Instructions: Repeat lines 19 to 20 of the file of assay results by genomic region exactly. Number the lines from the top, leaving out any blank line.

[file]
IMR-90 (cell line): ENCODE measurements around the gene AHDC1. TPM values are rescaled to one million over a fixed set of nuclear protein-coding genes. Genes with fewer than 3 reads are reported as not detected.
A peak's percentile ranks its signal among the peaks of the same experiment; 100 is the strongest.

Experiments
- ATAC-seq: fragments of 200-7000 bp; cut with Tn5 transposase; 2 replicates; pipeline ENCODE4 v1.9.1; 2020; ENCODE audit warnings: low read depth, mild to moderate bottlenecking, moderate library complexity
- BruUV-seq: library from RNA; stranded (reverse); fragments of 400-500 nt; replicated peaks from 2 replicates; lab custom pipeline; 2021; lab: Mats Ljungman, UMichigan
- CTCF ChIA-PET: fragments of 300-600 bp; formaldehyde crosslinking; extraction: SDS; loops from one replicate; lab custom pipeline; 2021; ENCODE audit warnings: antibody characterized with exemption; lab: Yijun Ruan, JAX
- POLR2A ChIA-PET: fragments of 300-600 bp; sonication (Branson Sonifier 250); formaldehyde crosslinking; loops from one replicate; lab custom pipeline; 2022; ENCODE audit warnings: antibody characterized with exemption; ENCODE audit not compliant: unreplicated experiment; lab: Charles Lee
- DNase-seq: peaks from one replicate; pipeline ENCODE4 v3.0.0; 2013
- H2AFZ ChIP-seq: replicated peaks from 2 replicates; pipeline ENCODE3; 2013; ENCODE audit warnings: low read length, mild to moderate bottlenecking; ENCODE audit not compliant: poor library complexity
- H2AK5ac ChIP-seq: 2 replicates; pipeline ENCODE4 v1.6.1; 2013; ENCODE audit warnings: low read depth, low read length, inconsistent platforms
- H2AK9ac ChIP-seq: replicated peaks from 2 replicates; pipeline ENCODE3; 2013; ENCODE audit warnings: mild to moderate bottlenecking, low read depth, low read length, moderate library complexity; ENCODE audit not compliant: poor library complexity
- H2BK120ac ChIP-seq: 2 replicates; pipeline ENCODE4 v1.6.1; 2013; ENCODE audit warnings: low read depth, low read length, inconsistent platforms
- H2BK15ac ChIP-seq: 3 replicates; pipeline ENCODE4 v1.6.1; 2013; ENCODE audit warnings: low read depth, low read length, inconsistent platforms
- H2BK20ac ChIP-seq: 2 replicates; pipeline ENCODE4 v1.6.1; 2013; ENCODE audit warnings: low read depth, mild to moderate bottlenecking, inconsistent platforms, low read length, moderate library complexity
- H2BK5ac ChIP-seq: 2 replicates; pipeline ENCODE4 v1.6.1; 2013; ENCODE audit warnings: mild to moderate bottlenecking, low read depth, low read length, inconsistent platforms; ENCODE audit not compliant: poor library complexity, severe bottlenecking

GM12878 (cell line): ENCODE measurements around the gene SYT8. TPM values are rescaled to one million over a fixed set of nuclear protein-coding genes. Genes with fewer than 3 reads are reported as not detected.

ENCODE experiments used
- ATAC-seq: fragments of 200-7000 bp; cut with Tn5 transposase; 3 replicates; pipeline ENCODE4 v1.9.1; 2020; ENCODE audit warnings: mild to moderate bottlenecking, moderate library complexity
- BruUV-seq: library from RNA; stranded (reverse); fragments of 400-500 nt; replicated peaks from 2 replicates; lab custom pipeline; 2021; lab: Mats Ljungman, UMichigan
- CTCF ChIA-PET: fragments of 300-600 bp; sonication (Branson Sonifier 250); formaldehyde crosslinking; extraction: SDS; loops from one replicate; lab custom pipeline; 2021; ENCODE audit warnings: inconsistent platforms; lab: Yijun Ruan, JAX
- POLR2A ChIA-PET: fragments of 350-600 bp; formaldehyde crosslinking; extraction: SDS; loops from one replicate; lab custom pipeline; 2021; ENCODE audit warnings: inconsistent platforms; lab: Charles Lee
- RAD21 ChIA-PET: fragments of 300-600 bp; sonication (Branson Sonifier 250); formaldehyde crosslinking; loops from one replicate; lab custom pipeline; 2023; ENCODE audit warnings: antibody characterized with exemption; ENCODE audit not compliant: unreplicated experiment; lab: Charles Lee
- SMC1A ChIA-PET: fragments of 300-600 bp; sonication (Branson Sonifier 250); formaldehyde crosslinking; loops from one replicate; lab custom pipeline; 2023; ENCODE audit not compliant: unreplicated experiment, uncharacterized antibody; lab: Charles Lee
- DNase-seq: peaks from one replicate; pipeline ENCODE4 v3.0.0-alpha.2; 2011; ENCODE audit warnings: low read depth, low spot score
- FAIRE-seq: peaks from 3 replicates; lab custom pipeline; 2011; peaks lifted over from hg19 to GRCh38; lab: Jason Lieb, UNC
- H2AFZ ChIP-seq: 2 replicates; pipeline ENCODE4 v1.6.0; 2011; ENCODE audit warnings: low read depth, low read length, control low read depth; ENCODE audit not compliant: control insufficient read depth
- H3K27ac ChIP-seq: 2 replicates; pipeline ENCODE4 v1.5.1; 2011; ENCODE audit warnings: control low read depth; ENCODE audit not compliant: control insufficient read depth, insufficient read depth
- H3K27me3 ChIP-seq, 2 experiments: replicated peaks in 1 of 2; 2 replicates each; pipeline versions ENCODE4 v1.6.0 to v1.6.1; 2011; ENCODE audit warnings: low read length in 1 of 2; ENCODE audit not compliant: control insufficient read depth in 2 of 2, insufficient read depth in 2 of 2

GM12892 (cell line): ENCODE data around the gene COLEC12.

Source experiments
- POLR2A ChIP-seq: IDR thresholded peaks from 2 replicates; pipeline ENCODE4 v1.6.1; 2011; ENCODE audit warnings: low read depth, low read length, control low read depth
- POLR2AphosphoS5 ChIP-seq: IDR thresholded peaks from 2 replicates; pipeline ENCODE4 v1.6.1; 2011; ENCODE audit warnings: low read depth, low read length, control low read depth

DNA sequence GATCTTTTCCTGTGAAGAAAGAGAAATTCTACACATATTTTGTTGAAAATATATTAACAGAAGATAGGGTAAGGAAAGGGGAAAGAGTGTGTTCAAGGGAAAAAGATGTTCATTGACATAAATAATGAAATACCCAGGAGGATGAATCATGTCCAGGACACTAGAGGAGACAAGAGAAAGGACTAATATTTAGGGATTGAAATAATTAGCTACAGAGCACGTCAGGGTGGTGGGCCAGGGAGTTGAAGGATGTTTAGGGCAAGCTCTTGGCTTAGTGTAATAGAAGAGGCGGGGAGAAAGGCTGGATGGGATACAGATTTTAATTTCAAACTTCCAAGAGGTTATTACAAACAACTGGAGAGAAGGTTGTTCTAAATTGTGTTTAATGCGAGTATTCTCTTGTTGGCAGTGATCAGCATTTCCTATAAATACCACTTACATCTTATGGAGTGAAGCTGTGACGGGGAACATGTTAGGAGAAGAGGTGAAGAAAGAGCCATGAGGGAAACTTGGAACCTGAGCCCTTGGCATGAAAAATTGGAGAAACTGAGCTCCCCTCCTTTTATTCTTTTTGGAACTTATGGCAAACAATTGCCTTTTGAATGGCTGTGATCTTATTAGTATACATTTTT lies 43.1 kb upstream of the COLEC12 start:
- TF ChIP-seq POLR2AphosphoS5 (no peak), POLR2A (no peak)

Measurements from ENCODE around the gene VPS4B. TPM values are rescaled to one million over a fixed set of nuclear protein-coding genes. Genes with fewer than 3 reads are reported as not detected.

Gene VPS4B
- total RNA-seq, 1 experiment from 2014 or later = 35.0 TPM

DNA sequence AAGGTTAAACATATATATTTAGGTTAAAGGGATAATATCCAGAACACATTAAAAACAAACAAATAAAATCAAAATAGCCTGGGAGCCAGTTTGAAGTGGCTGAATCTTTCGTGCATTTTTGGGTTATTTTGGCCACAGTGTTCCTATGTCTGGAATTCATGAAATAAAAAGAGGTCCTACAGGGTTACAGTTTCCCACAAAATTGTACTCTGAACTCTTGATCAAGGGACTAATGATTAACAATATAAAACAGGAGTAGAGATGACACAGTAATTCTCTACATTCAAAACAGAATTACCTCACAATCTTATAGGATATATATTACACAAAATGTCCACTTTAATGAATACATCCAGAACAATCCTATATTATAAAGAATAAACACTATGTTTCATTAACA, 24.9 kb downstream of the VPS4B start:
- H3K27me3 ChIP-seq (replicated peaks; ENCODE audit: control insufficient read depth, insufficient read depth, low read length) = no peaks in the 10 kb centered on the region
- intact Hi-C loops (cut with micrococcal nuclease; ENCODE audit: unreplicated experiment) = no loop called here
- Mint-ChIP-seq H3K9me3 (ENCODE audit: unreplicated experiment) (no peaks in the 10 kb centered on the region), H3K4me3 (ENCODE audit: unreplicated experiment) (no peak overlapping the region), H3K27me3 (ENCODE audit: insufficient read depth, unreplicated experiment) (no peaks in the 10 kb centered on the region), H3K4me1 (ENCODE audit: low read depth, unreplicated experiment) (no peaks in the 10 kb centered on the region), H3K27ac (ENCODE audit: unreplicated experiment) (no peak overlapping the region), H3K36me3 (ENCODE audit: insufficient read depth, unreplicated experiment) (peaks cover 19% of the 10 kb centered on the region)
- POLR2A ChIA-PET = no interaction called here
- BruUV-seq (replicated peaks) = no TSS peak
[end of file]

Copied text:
- BruUV-seq: library from RNA; stranded (reverse); fragments of 400-500 nt; replicated peaks from 2 replicates; lab custom pipeline; 2021; lab: Mats Ljungman, UMichigan
- CTCF ChIA-PET: fragments of 300-600 bp; sonication (Branson Sonifier 250); formaldehyde crosslinking; extraction: SDS; loops from one replicate; lab custom pipeline; 2021; ENCODE audit warnings: inconsistent platforms; lab: Yijun Ruan, JAX